Liquid Torem Toremifene 60mL 60mgs/mL
Liquid Torem Citrate, also known as Fareston, is a Selective Estrogen Receptor Modulator (SERM) similar to Liquid Tamox Citrate (Nolvadex). Liquid Torem Citrate is used to treat breast cancer in post-menopausal women. It does this by exerting estrogen antagonistic effects in certain tissue, most notably, breast tissue. This is actually the same mechanism of action found in Tamox. This is why tamox is often recommended to researchers who are trying to avoid gynecomastia. Liquid Torem Citrate has several other well known effects, which are not simply limited to preventing the abnormal growth of breast tissue. At the hypothalamus and pituitary, estrogen acts in cooperation with the male subject body’s negative feedback loop to send a signal to decrease the secretion of LHand FSH. When LH secretion is lowered, so are natural testosterone levels. Liquid Torem Citrate may even act as an estrogen antagonist in the hypothalamus and pituitary, which would also increase testosterone production. Because its androgenicity to estrogenicity ratio is 5x that of Liquid Tamoxe, Liquid Torem citrate is highly likely to be capable of increasing testosterone.
Toremifene is used to treat breast cancer that has spread to other parts of the body in women who have experienced menopause (‘change of life’; end of monthly menstrual periods). Toremifene is in a class of medications called nonsteroidal antiestrogens. It works by blocking the activity of estrogen (a female hormone) in the breast. This may stop the growth of some breast tumors that need estrogen to grow.
SERMs (Selective Estrogen Receptor Modulators) are best known to bind with estrogen receptors, blocking some estrogen actions while permitting others. They exhibit their actions differently in various tissues, therefore the “selective” descriptor. They selectively impede some while encouraging other estrogen-like actions. Nolvadex (tamoxifen citrate), Fareston (Toremifene) and Clomid (clomiphene citrate) are the three most commonly utilized SERMs. In men, all three of these drugs oppose the negative feedback of estrogens on the hypothalamus and encourage the release of Gonadotropin Releasing Hormone. Luteinizing Hormone (LH) production by the pituitary will be amplified as a result, which in turn can upsurge the making of endogenous testosterone. Although the end result is much the same between the three drugs, the methodology is quite different. Nolvadex appears to be intensely anti-estrogenic both at the hypothalamus and pituitary, while Clomid, although a potent anti-estrogen at the hypothalamus seems to display feeble action on the pituitary gland. Furthermore, Clomid stimulates the release of increased amounts of gonadotropin so that a sooner and greater release of follicle stimulating hormone (FSH) and luteinizing hormone (LH) occurs. This sequentially results in an increase in testosterone production. Toremifene is fast becoming a very common and popular anti-estrogen, and this is mainly owed to the fact that there have been some promising clinical trials demonstrating its capabilities. The beneficial effects of Toremifene doses on the HPTA and endogenous Testosterone production in males has been documented in clinical studies. As described in the introduction of this passage, this is the result of Toremifene’s antagonistic effects on the hypothalamus where it serves to bind to Estrogen receptors located on the hypothalamus. As a result, the hypothalamus is essentially tricked into thinking that there is a severe lack of Estrogen in circulation in the bloodstream, and responds by signaling the pituitary gland to increase the production of LH (Luteinizing Hormone) and FSH (Follicle Stimulating Hormone).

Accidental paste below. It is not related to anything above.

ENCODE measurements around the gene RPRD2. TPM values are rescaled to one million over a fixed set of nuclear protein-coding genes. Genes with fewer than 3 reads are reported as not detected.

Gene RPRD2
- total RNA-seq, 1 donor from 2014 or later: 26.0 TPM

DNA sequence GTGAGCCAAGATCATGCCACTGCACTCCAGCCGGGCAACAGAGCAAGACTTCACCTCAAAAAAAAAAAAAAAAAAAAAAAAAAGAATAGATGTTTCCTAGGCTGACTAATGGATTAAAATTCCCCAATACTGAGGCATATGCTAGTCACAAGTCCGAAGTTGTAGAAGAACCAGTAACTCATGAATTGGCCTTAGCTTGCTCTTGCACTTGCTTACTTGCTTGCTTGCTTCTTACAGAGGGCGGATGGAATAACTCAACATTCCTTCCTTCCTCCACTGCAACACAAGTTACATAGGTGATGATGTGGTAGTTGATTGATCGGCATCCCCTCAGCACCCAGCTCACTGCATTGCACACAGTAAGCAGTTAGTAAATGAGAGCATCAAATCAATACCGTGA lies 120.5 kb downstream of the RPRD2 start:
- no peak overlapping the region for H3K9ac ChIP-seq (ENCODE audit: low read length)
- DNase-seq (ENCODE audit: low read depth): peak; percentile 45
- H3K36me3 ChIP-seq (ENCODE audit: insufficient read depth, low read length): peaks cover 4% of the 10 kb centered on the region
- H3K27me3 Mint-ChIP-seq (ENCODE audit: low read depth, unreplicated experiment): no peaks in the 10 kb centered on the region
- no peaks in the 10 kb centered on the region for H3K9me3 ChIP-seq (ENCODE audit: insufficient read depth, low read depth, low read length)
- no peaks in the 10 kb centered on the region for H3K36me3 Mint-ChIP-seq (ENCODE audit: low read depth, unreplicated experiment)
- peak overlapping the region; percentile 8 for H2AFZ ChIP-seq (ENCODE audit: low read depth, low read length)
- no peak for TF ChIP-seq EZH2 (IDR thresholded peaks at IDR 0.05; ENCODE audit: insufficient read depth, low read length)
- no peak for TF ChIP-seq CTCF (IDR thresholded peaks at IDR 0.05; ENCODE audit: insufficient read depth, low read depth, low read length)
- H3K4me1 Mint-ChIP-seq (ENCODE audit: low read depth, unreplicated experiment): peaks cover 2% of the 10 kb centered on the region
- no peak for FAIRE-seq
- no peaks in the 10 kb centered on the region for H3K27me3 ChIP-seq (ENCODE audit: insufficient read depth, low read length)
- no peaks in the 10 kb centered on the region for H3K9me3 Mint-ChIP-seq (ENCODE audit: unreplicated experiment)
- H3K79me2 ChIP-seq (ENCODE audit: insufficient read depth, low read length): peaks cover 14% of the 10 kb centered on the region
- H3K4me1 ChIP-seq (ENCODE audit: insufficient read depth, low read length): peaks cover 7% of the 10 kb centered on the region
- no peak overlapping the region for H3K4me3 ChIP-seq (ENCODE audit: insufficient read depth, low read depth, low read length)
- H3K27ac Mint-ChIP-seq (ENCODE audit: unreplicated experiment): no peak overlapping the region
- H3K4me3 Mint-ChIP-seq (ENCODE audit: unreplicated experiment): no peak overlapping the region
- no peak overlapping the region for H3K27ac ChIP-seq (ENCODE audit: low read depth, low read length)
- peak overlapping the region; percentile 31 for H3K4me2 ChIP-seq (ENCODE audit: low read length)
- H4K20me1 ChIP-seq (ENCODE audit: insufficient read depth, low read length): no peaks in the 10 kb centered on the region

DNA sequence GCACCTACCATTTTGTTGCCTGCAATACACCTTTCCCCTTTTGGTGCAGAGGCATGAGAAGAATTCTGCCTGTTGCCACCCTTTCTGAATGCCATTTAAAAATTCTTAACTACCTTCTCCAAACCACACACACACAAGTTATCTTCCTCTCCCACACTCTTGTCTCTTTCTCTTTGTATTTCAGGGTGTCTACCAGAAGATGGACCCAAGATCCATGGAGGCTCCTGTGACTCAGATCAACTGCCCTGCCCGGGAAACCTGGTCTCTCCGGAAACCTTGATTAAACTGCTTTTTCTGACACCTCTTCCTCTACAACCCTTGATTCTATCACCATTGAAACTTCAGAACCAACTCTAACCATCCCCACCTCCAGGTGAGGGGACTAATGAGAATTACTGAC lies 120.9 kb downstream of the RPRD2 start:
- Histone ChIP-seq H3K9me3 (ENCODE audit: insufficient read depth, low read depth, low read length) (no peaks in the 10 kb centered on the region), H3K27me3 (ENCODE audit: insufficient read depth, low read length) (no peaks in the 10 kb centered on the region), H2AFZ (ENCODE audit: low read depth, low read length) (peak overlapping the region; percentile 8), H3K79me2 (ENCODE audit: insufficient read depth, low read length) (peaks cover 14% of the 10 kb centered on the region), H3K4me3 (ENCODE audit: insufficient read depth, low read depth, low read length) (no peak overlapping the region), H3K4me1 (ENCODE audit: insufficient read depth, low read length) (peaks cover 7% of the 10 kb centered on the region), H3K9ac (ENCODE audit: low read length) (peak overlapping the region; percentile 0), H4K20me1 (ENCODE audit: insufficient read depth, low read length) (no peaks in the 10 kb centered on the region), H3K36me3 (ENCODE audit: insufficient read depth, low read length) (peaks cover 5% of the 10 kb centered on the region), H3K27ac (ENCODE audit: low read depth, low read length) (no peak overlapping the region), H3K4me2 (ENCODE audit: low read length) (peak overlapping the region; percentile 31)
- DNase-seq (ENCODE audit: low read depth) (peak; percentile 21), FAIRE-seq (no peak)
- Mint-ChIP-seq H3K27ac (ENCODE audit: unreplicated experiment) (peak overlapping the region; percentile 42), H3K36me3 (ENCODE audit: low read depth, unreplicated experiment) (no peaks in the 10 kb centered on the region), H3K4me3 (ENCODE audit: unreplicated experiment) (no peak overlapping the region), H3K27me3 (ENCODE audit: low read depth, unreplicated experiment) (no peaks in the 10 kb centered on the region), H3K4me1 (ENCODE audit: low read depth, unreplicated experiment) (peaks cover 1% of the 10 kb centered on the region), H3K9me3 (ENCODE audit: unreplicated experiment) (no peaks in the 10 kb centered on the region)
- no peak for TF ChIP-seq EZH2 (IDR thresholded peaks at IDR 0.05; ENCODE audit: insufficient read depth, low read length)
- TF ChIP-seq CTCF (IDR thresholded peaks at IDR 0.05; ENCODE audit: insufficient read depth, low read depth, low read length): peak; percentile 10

***These statements have not been evaluated by the Food and Drug Administration. This product is not intended to diagnose, treat, cure, or prevent any disease. The products are for research purposes only.***